Author: Katie McGarry
Synopsis: Seventeen-year-old Emily likes her life the way it is: doting parents, good friends, good school in a safe neighborhood. Sure, she’s curious about her biological father—the one who chose life in a motorcycle club, the Reign of Terror, over being a parent—but that doesn’t mean she wants to be a part of his world. But when a reluctant visit turns to an extended summer vacation among relatives she never knew she had, one thing becomes clear: nothing is what it seems. Not the club, not her secret-keeping father and not Oz, a guy with suck-me-in blue eyes who can help her understand them both.
Oz wants one thing: to join the Reign of Terror. They’re the good guys. They protect people. They’re…family. And while Emily—the gorgeous and sheltered daughter of the club’s most respected member—is in town, he’s gonna prove it to her. So when her father asks him to keep her safe from a rival club with a score to settle, Oz knows it’s his shot at his dream. What he doesn’t count on is that Emily just might turn that dream upside down.
No one wants them to be together. But sometimes the right person is the one you least expect, and the road you fear the most is the one that leads you home.
Huge thank you to Harlequin Teen and Edelweiss for this ARC!
I am generally a big fan of Katie McGarry’s romance novels — in fact she one of the few romance authors that I enjoy. Part of what I love about McGarry’s writing is that she captures teens very well, especially those coming from rougher situations, be it broken families, abuse, and violent life styles, and does it with a lot of honesty.
While that exists in the first instalment of her new Thunder Road series, I admit, I struggled a lot with Nowhere But Here. I found the book got off to a very rocky start and it had a hard time picking up its stride, even towards the middle. Normally I am quite the fan of McGarry’s female protagonists, and generally I find I often struggle with her male ones (though they usually in the end win me over). This was not the case with Emily or Oz, sadly.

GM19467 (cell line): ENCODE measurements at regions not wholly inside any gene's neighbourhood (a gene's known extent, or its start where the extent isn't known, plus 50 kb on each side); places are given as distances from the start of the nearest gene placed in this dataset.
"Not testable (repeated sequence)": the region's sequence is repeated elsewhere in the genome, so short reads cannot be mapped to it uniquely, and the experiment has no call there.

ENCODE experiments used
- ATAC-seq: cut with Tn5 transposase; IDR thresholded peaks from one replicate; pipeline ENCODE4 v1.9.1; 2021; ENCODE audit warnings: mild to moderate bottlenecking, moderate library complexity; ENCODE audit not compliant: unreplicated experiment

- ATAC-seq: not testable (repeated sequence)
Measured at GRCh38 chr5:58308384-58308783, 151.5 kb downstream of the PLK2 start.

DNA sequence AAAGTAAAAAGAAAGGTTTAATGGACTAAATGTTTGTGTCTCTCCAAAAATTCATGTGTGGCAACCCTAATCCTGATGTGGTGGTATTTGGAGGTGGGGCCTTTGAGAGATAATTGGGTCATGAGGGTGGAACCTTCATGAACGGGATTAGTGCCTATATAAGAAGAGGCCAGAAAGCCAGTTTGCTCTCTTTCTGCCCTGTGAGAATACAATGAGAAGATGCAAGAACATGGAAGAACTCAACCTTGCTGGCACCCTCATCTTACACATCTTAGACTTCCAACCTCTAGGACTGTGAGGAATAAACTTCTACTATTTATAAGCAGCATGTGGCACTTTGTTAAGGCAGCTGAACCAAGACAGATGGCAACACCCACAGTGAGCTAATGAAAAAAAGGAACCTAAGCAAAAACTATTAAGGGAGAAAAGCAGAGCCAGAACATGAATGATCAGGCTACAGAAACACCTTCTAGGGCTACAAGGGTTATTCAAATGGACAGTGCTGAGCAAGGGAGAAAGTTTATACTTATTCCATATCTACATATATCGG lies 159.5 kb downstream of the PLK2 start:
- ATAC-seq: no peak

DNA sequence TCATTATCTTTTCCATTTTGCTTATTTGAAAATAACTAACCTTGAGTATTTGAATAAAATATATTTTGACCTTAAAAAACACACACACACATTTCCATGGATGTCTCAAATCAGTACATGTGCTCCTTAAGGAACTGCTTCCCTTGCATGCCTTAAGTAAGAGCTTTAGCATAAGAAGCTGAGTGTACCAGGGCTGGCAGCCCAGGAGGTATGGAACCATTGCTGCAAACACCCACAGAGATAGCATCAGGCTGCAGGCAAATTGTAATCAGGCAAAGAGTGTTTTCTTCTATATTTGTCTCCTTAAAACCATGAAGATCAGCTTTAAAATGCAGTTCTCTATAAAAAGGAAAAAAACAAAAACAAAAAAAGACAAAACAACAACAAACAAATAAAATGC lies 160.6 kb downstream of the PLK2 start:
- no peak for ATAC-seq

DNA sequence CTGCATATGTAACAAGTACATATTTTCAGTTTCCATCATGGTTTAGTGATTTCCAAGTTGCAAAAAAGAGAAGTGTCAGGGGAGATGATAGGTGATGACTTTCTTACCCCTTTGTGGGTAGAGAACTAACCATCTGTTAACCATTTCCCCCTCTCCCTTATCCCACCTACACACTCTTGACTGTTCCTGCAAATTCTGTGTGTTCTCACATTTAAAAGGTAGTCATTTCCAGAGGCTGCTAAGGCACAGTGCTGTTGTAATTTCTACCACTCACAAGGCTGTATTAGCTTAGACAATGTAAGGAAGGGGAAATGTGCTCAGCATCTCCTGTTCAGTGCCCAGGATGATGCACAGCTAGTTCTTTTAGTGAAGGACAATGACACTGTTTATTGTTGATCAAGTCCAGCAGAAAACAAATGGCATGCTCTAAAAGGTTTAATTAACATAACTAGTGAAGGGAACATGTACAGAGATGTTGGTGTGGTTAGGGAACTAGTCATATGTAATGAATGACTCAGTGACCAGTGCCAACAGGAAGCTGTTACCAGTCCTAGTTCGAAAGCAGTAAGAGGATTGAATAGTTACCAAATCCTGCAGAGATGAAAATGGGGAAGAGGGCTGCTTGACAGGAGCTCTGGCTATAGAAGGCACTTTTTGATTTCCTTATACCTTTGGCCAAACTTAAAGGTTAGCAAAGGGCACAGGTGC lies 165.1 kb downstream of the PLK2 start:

I didn’t find either protagonist easy to connect with, and I found myself annoyed by their behaviours and mannerisms. While I found Emily got better later on in the story, I never ended up liking Oz. In fact, the majority of the novel I just despised him, and for the life of me I couldn’t see what Emily saw in him. Even when both characters redeemed themselves in the story it was still too late for me. I just didn’t enjoy the romance between them at all.
And yet, what kept me going was the story itself. When the novel was looking at Emily and Oz’s family issues, it was so fascinating and interesting. While a lot of it is nothing new, once again Katie McGarry does this fantastic job of making you feel empathy for those in a rough situation, and learning about Eli, Olivia, Razor, the gang, you get a sense of family, as well as a sense of fear. They don’t know how to function without each other, and as much as I didn’t like Emily or Oz, I found that when the novel focused on family aspects, it was the parts that would win me over.
Nowhere But Here is not a bad novel at all, and I think it will find it’s audience with ease. For me, I just had a hard time with the main characters and the romance, and yet I still found enjoyment with other aspects in the overall story. The book really does get off to a rocky start, but I am interested to see where she goes in book two, since y’know, Razor, is the protagonist this time. Even though I felt disappointed by this book, I am still willing to give the sequel a shot.